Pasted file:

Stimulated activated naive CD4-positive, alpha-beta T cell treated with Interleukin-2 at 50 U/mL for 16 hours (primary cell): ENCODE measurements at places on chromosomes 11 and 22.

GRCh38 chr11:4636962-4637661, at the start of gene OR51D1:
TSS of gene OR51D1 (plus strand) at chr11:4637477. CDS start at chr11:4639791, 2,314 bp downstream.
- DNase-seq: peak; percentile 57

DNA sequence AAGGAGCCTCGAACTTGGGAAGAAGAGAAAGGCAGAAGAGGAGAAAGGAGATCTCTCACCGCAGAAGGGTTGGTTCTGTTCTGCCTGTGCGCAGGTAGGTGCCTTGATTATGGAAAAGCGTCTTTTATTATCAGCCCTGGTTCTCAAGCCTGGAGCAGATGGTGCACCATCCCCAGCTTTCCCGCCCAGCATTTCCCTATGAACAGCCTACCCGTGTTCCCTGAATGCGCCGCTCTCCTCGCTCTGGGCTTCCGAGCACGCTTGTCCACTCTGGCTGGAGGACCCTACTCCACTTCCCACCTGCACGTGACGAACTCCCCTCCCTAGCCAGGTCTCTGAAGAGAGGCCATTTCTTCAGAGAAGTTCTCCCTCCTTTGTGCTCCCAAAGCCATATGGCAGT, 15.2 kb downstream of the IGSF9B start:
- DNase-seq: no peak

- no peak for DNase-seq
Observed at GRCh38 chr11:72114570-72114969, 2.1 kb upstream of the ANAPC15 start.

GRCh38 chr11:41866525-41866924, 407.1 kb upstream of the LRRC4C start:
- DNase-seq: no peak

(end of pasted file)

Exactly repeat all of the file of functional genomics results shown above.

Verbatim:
Stimulated activated naive CD4-positive, alpha-beta T cell treated with Interleukin-2 at 50 U/mL for 16 hours (primary cell): ENCODE measurements at places on chromosomes 11 and 22.

GRCh38 chr11:4636962-4637661, at the start of gene OR51D1:
TSS of gene OR51D1 (plus strand) at chr11:4637477. CDS start at chr11:4639791, 2,314 bp downstream.
- DNase-seq: peak; percentile 57

DNA sequence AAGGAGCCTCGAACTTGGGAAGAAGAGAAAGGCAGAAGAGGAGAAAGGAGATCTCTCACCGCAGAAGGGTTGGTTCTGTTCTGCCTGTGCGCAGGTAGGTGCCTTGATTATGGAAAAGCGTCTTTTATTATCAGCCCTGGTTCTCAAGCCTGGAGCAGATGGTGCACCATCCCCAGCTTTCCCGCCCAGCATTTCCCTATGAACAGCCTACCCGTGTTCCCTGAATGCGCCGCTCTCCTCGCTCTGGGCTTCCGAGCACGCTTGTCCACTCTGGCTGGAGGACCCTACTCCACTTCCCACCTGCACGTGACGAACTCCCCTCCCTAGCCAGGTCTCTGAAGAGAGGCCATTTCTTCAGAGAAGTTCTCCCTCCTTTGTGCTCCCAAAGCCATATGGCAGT, 15.2 kb downstream of the IGSF9B start:
- DNase-seq: no peak

- no peak for DNase-seq
Observed at GRCh38 chr11:72114570-72114969, 2.1 kb upstream of the ANAPC15 start.

GRCh38 chr11:41866525-41866924, 407.1 kb upstream of the LRRC4C start:
- DNase-seq: no peak